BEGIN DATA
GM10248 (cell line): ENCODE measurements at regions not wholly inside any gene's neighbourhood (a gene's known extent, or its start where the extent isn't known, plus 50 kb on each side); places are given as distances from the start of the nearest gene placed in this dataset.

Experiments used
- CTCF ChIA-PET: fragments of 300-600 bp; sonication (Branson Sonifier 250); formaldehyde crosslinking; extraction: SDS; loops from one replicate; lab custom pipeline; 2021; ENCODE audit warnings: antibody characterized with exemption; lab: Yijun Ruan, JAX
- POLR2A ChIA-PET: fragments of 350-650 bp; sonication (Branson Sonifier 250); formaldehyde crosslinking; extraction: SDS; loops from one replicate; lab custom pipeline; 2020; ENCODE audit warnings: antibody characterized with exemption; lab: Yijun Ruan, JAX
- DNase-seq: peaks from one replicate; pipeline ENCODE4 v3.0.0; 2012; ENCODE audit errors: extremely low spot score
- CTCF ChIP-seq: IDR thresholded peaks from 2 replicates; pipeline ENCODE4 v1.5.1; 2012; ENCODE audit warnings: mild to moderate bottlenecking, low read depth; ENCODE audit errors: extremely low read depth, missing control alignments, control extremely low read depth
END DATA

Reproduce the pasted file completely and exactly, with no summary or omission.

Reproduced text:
GM10248 (cell line): ENCODE measurements at regions not wholly inside any gene's neighbourhood (a gene's known extent, or its start where the extent isn't known, plus 50 kb on each side); places are given as distances from the start of the nearest gene placed in this dataset.

Experiments used
- CTCF ChIA-PET: fragments of 300-600 bp; sonication (Branson Sonifier 250); formaldehyde crosslinking; extraction: SDS; loops from one replicate; lab custom pipeline; 2021; ENCODE audit warnings: antibody characterized with exemption; lab: Yijun Ruan, JAX
- POLR2A ChIA-PET: fragments of 350-650 bp; sonication (Branson Sonifier 250); formaldehyde crosslinking; extraction: SDS; loops from one replicate; lab custom pipeline; 2020; ENCODE audit warnings: antibody characterized with exemption; lab: Yijun Ruan, JAX
- DNase-seq: peaks from one replicate; pipeline ENCODE4 v3.0.0; 2012; ENCODE audit errors: extremely low spot score
- CTCF ChIP-seq: IDR thresholded peaks from 2 replicates; pipeline ENCODE4 v1.5.1; 2012; ENCODE audit warnings: mild to moderate bottlenecking, low read depth; ENCODE audit errors: extremely low read depth, missing control alignments, control extremely low read depth